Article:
They can also be curious about their owners because they produce heat like prey does. Some snakes will allow close contact if they need, or have been habituated to, getting heat from their owners.
Yup, your snake gets hungry. If it has become conditioned to associate your presence with that of food, it might climb up onto you looking for a snack… Hopefully not you…
While the instincts of fight, flight, and freeze are powerful, they can be temporarily avoided through something similar to aversion therapy. In aversion therapy, people are put into close proximity with their fears.
After a time of discomfort, they no longer respond with fear because their brains learn that the subject of fear is not a threat. This can happen with snakes as well. With continued handling, a snake will learn to abandon its fear of you.
Best Snake Species for Cuddling (More Like Handling)
While your snake might not want to cuddle, some are more likely to allow handling than others. Many of the snakes most likely to allow handling are also perfect for beginners. Do check the size of each adult, as some of these will need large enclosures!
If you’re looking to have a snake that can be handled regularly, consider buying one of the following:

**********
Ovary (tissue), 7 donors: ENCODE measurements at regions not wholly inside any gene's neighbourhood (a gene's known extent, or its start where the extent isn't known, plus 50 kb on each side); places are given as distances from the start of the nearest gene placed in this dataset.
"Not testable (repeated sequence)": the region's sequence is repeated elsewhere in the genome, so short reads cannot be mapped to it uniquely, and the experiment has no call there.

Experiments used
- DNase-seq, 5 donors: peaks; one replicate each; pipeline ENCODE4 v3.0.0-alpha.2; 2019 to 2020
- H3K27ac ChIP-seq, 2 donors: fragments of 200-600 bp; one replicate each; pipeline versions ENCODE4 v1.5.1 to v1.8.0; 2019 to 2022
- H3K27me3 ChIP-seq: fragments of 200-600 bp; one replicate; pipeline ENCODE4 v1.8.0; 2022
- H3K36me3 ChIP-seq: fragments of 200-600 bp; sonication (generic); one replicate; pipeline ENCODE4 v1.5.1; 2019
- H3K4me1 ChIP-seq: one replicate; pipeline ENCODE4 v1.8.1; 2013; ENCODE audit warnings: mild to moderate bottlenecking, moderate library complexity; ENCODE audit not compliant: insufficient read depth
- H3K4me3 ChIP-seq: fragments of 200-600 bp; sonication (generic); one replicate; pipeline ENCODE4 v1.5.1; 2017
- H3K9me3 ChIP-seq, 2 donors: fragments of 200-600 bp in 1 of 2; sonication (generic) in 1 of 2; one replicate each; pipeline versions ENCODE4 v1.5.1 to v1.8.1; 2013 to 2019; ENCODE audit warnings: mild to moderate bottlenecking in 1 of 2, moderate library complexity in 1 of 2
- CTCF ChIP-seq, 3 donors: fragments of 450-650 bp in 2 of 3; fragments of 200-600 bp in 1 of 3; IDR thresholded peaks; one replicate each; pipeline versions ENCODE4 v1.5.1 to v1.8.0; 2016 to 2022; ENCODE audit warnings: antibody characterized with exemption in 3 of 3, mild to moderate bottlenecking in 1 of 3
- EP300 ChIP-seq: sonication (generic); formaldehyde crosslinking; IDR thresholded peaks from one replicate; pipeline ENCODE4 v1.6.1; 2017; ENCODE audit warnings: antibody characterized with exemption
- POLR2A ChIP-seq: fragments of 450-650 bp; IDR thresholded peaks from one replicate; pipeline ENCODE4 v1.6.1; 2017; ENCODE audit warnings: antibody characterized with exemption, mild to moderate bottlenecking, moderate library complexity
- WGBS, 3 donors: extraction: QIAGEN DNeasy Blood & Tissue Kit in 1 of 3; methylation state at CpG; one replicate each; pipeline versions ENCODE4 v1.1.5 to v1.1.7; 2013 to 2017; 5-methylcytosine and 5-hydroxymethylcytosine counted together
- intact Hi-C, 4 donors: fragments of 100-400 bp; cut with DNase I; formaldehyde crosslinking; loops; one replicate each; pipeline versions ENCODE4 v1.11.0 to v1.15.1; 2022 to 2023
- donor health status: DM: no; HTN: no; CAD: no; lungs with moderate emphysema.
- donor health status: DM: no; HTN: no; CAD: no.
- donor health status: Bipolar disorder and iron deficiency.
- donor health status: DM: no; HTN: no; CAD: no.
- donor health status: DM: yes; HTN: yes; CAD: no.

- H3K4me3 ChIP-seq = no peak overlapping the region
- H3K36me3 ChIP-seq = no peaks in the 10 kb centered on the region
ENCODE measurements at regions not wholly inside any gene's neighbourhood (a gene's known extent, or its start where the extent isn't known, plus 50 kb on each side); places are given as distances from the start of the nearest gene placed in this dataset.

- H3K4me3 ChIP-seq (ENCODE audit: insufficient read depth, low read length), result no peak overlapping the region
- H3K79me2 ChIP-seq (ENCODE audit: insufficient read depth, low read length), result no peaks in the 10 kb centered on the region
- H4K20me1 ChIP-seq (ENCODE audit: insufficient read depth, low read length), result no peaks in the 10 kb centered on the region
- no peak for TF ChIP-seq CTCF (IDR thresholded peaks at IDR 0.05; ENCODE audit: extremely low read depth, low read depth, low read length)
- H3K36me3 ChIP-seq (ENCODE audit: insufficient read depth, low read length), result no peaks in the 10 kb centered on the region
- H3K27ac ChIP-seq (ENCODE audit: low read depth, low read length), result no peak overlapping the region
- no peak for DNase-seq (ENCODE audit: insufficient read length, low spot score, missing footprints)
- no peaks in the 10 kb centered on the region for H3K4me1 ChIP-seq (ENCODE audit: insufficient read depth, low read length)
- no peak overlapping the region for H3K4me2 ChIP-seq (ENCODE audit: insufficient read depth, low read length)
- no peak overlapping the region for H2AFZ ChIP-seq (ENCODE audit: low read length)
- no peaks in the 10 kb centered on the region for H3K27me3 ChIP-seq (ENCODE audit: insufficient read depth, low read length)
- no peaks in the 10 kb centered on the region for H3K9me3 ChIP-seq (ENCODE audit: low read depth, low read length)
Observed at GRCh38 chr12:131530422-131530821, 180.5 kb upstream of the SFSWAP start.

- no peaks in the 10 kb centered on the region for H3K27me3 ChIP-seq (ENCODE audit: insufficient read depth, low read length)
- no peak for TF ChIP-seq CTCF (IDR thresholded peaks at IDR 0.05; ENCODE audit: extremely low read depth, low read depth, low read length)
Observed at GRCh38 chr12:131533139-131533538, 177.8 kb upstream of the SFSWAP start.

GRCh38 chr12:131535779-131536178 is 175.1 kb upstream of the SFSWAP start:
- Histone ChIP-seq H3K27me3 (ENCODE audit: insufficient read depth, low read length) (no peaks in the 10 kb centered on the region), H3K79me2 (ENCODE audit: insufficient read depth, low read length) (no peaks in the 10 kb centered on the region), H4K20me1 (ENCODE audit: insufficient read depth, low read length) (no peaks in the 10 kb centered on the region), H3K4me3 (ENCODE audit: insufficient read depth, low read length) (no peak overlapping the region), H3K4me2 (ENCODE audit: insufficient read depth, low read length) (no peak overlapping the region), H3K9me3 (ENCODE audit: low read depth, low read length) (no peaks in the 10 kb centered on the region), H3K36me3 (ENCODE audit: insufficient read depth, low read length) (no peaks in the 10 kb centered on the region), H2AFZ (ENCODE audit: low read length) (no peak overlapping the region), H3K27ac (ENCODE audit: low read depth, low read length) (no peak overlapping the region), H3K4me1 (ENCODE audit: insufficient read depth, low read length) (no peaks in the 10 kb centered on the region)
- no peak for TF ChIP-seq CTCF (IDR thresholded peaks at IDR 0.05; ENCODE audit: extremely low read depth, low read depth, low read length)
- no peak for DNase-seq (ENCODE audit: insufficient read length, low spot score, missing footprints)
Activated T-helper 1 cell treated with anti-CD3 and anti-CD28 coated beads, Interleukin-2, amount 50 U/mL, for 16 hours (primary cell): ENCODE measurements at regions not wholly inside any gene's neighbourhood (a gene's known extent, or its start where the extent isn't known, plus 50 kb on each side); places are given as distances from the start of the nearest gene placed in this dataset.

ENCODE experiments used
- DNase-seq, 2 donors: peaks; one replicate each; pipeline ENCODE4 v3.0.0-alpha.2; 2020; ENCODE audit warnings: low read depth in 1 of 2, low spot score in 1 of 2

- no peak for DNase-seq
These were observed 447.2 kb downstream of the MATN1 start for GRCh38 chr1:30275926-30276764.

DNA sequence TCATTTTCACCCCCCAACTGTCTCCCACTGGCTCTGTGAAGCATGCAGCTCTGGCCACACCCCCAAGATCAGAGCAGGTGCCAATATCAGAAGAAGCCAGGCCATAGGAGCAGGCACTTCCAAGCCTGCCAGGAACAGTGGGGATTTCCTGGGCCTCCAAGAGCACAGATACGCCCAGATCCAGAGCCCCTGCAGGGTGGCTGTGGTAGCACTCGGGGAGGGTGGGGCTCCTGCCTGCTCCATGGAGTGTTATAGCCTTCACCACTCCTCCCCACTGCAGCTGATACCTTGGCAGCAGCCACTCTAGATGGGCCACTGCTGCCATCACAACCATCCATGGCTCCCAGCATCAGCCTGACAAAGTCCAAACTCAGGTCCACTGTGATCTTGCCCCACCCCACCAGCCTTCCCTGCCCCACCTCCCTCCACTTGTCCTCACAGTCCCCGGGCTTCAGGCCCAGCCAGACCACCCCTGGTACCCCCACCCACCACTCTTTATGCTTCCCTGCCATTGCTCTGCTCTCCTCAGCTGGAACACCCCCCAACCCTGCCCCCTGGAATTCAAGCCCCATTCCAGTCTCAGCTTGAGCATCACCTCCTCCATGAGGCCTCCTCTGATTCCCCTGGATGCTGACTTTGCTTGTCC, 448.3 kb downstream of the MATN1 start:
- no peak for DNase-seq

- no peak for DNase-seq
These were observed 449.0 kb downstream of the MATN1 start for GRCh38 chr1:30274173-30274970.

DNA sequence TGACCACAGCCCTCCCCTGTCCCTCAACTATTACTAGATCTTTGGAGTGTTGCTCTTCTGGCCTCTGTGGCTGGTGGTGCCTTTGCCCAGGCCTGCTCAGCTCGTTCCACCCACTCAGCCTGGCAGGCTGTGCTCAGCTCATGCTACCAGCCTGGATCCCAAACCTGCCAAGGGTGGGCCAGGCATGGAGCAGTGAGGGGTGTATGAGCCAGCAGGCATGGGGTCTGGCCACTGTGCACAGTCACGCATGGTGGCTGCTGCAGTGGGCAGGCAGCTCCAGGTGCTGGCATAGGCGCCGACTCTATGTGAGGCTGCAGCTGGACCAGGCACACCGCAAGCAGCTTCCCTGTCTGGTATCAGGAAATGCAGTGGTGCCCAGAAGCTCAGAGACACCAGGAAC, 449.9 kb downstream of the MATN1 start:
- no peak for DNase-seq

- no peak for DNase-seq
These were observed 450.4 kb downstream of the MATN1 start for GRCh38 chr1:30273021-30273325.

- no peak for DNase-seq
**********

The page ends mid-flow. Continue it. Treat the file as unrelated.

- Garter Snake
- Corn Snake
- Ball Python
- Rosy Boas
- California King Snake
- Ringneck Snake
Even with snakes that are great for handling, you’ll still want to avoid common snake-handling mistakes.
Snakes to Avoid Handling
It’s not that the following snakes can’t be handled. But you need to be an experienced snake owner to be able to do it properly and safely. If you’re unsure, follow the two golden rules of inexperienced handling:
- If it’s venemous, don’t touch.
- If it’s big and kills its pray with constriction, don’t let it climb on you.
Snakes that should only be handled in the presence of an experienced snake owner, include:
- Boa Constrictors
- Water Snakes
- Green Snakes
- Burmese Pythons
- Reticulated Pythons
- Wild-Caught Snakes
While your snake is unlikely to enjoy a cuddle, some can be conditioned into being handled correctly. You just need to be able to tell when your snake is happy and understand the behaviors most common in your chosen snake species.
I’d love to hear about your experiences with snake handling. Have any good stories or tips? Please do comment down below.